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xfinity mobile. march 2016, eight months to election day. the republican and democratic primaries were full of sound and
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fury. >> who wants hillary? who wants trump? >> more and more of it about russia. >> if mr. trump gets his way, it will be like christmas in the kremlin. >> by now russian hackers had penetrated the democratic national committee for months and were setting their sites on new targets, using the crudest of cyber weapons, so-called spear fishing emails. >> multiple individuals were targeted with spear fishing emails that resembled google warnings. >> the director for intelligence analysis at the cyber security firm. >> they clicked on those thinking they were security warnings and basically transported them toa place where their adversary could collect them and reuse them to gain
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access to their accounts. it was a reasonably realistic email. it looked fairly legitimate. >> a prime target was the chairman of hillary clinton's campaign, john pudestau. >> it changed the password. >> this seemingly be9 message was actually a spear fishing email. it warned someone just used your password and prompted him to change his password immediately by clicking on a link. it was signed innocuously, best the g mail team. >> it actually got managed by my assistant that checked with my cyber security guy and through a comedy of errors, i guess, he instructed her to click on it and she did. >> the fatal error, padesta's it person wrote back saying
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legitimate. >> he meant to say it's illegitimate. the rest is history. >> one typo, one click and they the rushzs gained free rain for the man running the clinton campaign. >> pretty simple. it was not high level stuff. >> that is one of the frustrations, i think for all cyber security experts. >> russia had now successfully breached two democratic party computer systems. that of the clinton campaign and the democratic national committee. >> we were kind of blown away by the brashness that they're operating with, almost like they didn't anticipate any consequences for their actions. >> back on the campaign trail, it was looking more and more likely to be hillary clinton. >> love trumps hate verses donald trump. >> and we're going to beat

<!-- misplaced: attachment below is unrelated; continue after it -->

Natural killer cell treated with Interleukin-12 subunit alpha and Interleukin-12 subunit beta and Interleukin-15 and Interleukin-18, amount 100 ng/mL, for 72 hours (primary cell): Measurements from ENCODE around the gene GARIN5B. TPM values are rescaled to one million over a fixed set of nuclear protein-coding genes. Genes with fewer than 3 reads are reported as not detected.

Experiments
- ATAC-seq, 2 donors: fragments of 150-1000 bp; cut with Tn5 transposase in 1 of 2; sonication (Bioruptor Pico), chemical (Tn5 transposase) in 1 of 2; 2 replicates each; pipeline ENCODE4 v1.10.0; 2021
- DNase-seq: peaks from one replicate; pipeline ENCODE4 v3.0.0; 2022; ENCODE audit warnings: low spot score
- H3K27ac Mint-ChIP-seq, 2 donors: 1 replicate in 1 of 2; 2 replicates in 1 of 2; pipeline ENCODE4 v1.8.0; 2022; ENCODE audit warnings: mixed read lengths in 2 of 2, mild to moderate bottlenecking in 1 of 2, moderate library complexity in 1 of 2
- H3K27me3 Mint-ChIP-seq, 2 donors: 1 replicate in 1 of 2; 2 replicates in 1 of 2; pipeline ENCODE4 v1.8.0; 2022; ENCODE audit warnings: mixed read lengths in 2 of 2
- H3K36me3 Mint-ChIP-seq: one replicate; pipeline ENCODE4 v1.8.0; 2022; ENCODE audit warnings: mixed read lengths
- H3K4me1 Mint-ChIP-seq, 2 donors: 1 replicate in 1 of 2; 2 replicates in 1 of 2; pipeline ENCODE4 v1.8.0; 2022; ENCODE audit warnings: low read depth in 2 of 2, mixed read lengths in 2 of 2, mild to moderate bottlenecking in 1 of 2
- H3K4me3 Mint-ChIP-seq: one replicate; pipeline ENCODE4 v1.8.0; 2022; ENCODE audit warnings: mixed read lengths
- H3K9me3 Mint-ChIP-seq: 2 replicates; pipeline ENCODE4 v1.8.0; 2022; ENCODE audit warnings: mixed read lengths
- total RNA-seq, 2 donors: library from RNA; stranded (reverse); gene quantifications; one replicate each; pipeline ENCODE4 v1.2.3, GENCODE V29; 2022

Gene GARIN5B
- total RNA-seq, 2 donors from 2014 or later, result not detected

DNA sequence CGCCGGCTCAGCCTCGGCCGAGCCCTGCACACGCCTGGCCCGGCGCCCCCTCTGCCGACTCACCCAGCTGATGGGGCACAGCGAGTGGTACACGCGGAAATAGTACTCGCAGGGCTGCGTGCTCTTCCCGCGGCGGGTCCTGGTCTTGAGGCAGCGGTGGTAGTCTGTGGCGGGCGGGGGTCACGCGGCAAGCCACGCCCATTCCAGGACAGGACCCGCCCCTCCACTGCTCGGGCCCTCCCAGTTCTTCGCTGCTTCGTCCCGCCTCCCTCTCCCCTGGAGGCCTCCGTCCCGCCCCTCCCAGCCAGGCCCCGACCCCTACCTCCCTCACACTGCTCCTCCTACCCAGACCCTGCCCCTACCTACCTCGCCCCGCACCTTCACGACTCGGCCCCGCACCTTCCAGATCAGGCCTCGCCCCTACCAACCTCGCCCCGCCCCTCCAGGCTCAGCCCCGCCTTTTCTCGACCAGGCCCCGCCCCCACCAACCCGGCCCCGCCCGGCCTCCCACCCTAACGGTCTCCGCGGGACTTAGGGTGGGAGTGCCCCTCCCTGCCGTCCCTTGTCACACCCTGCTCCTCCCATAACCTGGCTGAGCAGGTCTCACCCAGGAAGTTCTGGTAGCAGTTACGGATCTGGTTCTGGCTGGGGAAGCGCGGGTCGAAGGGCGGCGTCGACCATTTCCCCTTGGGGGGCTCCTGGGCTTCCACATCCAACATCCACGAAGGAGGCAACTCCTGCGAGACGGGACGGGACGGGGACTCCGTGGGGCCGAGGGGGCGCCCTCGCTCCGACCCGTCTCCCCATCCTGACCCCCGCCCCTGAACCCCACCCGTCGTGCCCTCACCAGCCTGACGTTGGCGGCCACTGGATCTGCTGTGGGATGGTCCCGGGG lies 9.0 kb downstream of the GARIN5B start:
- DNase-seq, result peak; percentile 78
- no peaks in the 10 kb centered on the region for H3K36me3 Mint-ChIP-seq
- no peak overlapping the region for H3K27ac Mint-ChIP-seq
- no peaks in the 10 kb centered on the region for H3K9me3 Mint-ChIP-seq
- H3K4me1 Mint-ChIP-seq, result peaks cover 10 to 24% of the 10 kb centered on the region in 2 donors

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crooked hillary so badly. >> april 2016, seven months to election day, nine months since the first intrusion into the democratic national committee. the dnc's computer technician finally discovers the breach. the dnc notified the fbind hired the cyber security firm, crowd strike. crowd strike's forensic work quickly identified two culprits. both linked to russia. one dubbed fancy bear, the other cozy bear. familiar foes for cyber security experts. >> long before any of this transpired around the election, we've known them for many years. there's a lot of evidence this actor is russian or russian speaker. >> some of it surprisingly simple such as time stamp showing that hackers were starting and finishing their
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work days on moscow time. >> the mistake they made was leaving these time stamps. you get a picture of what actual hours this operator is working and what they come down to is work schedule that fits right in with western russia's time zone. >> that means computer code written in the russian alphabet. they did not letdown their guard for new intrusions and by the summer of 2016 they detected fancy bear sniffing out more pray. >> it's really exciting to catch these guys in the act. >> they had infiltrated act blue. >> they went from a donation system to a server that they owned. >> this is the website of the d